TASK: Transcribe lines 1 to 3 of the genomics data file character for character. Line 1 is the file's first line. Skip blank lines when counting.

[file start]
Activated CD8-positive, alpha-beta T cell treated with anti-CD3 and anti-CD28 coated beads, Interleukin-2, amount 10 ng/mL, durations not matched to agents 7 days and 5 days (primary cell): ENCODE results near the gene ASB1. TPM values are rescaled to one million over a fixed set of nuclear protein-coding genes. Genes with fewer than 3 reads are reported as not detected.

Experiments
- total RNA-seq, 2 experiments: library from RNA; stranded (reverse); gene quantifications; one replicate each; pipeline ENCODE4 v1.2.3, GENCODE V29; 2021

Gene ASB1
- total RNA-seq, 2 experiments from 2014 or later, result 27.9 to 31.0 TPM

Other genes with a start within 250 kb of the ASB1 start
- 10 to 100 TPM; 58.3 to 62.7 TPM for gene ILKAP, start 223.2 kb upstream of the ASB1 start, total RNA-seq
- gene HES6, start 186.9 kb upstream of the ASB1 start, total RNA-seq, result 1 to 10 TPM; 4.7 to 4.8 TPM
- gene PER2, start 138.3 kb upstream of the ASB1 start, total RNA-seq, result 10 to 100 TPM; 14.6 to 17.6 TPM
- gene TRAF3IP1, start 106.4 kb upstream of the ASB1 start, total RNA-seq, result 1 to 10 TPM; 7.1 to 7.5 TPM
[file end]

Activated CD8-positive, alpha-beta T cell treated with anti-CD3 and anti-CD28 coated beads, Interleukin-2, amount 10 ng/mL, durations not matched to agents 7 days and 5 days (primary cell): ENCODE results near the gene ASB1. TPM values are rescaled to one million over a fixed set of nuclear protein-coding genes. Genes with fewer than 3 reads are reported as not detected.

Experiments
- total RNA-seq, 2 experiments: library from RNA; stranded (reverse); gene quantifications; one replicate each; pipeline ENCODE4 v1.2.3, GENCODE V29; 2021